John Wayne and Jack Elam in Rio Lobo (1970)


(director: Howard Hawks; screenwriters: Leigh Brackett/story by Burton Wohl; cinematographer: William H. Clothier; editor: John Woodcock; music: Jerry Goldsmith; cast: John Wayne (Col. Cord McNally), Jorge Rivero (Capt. Pierre Cordona aka Frenchy), Jennifer O’Neill (Shasta Delaney), Jack Elam (Phillips), Christopher Mitchum (Sgt. Tuscarora Phillips), Victor French (Ketcham, boss of Rio Lobo), Susana Dosamantes (Maria Carmen,Tuscarora’s girlfriend), Sherry Lansing (Amelita), David Huddleston (Dr. Ivor Jones, Rio Lobo dentist), Mike Henry (Rio Lobo Sheriff ‘Blue Tom’ Hendricks), Bill Williams (Blackthorne Sheriff Pat Cronin), Jim Davis (Rio Lobo deputy); Runtime: 114; MPAA Rating: NR; producer: Howard Hawks; Paramount Pictures; 1970)

“A rambling Western.”

Reviewed by Dennis Schwartz

A rambling Western; the disappointing last film the seventysomething Howard Hawks directed features the sixtysomething John Wayne. The film is nostalgic, action-packed, somewhat humorous but, nevertheless, feels tired and well-worn. It’s the third leg on the loosely drawn trilogy of Rio Bravo (1959) and El Dorado (1967), all scripted by Leigh Brackett. Its best features are the grand photography by William H. Clothier and John Wayne’s performance as the legendary Duke.

Colonel Cord McNally (John Wayne) is a stalwart Union cavalry officer who chases after Confederates who robbed the gold shipment on the train and killed his officer friend. McNally gets captured by the Rebs when pursuing but turns the tables on them and captures their leader Captain Pierre ‘Frenchy’ Cordona (Jorge Rivero) and his aide Sergeant Tuscarora Phillips (Christopher Mitchum). The Rebs are held in a Union prison camp and when the war is soon over, they are released. McNally is pissed that there was a traitor in his outfit selling information to the Rebs. Not able to tell McNally the traitor’s name, the Rebs give him a description and promise to help him find the traitor as they return to Texas.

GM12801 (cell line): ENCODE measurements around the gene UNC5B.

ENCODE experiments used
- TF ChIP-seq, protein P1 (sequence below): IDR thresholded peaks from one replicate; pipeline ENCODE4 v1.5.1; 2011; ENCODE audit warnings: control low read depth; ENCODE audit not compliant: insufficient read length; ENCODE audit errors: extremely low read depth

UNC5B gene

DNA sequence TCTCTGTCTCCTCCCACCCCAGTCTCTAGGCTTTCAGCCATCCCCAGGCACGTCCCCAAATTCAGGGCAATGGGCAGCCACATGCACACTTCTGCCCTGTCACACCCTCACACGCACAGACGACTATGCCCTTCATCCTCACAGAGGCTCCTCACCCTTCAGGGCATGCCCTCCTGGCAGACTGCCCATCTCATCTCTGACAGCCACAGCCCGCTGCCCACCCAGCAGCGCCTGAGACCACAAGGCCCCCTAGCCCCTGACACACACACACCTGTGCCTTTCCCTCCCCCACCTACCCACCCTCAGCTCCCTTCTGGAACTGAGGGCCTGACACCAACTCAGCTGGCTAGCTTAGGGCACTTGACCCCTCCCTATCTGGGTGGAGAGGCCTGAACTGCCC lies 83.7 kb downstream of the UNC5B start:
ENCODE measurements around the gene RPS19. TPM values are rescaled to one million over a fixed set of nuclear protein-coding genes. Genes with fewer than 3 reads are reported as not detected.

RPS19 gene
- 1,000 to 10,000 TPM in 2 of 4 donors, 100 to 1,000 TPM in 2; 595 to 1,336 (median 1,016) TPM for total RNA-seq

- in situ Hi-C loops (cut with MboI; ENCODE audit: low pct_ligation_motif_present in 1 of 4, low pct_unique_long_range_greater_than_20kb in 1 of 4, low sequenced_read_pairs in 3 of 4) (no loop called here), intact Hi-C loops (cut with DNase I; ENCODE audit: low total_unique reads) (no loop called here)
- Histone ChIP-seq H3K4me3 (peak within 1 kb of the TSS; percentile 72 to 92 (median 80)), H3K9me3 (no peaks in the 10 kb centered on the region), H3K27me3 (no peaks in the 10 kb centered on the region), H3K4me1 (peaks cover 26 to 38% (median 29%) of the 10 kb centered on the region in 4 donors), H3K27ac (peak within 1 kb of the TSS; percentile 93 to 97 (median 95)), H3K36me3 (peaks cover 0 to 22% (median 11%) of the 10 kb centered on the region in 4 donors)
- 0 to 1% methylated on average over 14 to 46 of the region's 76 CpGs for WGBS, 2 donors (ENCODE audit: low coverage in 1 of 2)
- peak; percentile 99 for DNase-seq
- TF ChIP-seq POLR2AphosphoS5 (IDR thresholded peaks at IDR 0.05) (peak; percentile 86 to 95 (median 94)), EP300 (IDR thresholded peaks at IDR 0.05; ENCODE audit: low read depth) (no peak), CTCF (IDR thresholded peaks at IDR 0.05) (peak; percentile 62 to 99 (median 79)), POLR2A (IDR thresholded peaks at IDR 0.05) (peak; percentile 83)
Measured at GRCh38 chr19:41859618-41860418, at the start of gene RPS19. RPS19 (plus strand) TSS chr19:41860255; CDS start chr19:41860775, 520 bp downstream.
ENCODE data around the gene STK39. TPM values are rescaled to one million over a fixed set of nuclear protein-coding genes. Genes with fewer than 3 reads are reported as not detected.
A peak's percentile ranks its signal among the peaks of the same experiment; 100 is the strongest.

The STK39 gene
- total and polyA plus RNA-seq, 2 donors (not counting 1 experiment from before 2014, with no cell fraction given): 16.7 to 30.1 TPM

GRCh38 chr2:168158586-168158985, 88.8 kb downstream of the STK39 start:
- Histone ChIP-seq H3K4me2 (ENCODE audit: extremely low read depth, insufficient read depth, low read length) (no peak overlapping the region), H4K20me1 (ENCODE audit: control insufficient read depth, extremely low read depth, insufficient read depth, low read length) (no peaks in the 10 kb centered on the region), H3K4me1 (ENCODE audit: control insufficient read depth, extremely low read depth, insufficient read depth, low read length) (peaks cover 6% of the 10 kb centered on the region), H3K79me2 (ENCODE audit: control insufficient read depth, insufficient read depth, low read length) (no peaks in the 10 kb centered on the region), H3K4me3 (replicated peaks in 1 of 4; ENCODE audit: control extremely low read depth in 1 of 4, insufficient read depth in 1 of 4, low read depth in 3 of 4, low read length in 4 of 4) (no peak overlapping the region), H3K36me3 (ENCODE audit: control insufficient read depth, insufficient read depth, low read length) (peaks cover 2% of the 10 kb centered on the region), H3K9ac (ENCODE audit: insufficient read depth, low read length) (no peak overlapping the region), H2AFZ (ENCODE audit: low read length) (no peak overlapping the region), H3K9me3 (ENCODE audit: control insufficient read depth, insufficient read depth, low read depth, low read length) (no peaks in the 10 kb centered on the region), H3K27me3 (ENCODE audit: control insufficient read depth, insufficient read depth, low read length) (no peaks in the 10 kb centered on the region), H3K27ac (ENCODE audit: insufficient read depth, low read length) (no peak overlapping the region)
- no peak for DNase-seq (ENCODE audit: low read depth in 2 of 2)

When McNally receives info from the Rebs that the two traitors are in Rio Lobo, he goes there and hunts the men down. One of them was killed by the feisty Shasta Delaney (Jennifer O’Neill) after they killed a man who was kind to her–her boss on the medicine wagon Charlie Simms. The other man is running things in Rio Lobo, the landowner who came there after the war, Ketcham (Victor French), and started forcing the ranchers to sell to him dirt cheap. Ketcham appointed the crooked sheriff Hendricks (Mike Henry) to do all his dirty work, after Hendricks killed the honest sheriff.

The third act has the ornery old-man Phillips (Jack Elam) side with McNally to go after Ketcham and his gang and prevent his ranch from being taken, to get back his son held in jail by the sheriff on trumped up charges, and to restore law and order to the town. The Colonel also is helped by a few pretty heroines and the two former Rebs, while the locals are too powerless to help until the end.

It turns into a bitter revenge film by the conclusion, losing its lighthearted and supposedly humorous intentions. There are only a few of Hawks’ touches that remind one of his other great films, though the film at times makes references to the other films and has some fun poking fun at the aging and overweight Wayne–even comparing him to a baby whale.